Today we have a special treat. Our friends over at the Business Development and Entrepreneurship Club, Irvine are letting us reprint one of their recent articles. This particular article was written by Paul Fairfield and it’s full of ruminations on accounting and it’s relationship with entrepreneurship. After you are done reading this article you should check out this post we previously republished from BDEC.
Accounting and Entrepreneurship – Joined at the Tongue (Not in the Gross Way)
I have long regarded accounting to be the language of business. We hear it all the time. Whether you talk to a business owner, a CEO, or an investor; whether the business is a service, a manufacturer, or a retail outfit; it’s always all about the emotionless “bottom line.”
I love that term. I love it in part because it’s so ambiguous. The bottom line for one person could be Net Income, for another, Net Worth. It could be EBITDA, ROI, or EPS. But no matter what it could be, the bottom line always is a number. It’s a number that was calculated, reported, and verified by accountants. Marketing tries to predict it, operations tries to create it, finance tries to affect it, but accounting determines it.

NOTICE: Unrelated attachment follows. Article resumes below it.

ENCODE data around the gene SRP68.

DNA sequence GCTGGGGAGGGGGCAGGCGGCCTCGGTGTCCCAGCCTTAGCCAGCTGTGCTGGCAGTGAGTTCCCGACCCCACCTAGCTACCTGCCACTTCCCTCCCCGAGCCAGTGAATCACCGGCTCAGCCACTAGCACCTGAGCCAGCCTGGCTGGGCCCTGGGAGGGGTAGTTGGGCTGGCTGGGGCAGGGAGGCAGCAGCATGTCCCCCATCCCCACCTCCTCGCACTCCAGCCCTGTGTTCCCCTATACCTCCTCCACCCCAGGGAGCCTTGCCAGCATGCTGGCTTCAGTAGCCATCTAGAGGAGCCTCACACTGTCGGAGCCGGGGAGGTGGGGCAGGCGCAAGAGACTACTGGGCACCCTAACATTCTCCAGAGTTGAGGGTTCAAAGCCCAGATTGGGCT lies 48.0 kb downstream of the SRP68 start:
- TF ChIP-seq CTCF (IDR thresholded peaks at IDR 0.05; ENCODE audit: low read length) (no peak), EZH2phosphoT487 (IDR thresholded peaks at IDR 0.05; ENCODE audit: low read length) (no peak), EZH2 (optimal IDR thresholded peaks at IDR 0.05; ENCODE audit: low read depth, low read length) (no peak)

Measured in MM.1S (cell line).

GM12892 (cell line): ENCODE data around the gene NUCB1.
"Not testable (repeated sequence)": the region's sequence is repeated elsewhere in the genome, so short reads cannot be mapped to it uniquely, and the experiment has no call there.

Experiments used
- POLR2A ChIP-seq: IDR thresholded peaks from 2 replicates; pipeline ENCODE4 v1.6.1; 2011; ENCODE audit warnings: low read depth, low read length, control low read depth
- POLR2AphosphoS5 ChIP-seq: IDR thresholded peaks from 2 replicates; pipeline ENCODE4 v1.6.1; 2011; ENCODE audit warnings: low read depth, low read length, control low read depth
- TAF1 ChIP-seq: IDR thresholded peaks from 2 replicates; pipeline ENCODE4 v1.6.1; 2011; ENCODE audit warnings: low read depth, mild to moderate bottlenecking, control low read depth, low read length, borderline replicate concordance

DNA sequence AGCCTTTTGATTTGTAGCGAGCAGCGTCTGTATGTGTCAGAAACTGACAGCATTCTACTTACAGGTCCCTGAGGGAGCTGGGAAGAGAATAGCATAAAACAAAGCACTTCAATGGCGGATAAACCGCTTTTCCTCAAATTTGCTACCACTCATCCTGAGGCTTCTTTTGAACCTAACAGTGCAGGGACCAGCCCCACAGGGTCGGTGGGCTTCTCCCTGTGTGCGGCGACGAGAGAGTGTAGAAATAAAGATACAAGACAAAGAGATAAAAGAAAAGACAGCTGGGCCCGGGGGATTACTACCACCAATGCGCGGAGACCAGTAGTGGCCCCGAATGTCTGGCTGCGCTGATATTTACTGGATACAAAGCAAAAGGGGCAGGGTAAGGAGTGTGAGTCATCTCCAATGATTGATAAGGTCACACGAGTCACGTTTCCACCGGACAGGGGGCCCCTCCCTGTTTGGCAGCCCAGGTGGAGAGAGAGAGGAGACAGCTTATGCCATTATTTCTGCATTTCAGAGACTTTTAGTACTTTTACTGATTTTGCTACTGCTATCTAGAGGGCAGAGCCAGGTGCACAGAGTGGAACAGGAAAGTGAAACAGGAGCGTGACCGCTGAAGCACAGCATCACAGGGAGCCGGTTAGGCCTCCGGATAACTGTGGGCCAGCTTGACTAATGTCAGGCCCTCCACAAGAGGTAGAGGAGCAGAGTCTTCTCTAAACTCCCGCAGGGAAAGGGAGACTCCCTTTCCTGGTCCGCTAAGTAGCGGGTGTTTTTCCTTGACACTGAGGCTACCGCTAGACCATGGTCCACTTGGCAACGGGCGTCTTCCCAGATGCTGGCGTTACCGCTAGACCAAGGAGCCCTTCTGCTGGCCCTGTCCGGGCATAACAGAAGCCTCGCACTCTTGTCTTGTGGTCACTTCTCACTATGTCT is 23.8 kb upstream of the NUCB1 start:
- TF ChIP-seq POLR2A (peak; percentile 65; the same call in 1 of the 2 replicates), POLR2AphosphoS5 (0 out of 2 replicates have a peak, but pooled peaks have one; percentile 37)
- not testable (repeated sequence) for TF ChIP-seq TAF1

I also love the term because, for all its ambiguity, the bottom line is what business decisions are made of. Every loosey-goosey product design, every fluffy marketing campaign, every fuzzy idea, is boiled down (by accounting) to a cold number that businessmen use to take action, to go, to stop, to buy, sell, wait, for how long, or how much.
Entrepreneurs are those who take the fuzziest ideas and turn them in to clear financial models. The really talented ones do this automatically, but most have to work on the translation from English to business. It is in the community of entrepreneurship where new business is born, where new wealth is generated, and where the bottom line is the top of everyone’s list. And, yes, where business is spoken conversationally. It should be no surprise then, that accountants who join this community fit right in because they are already fluent in the local language.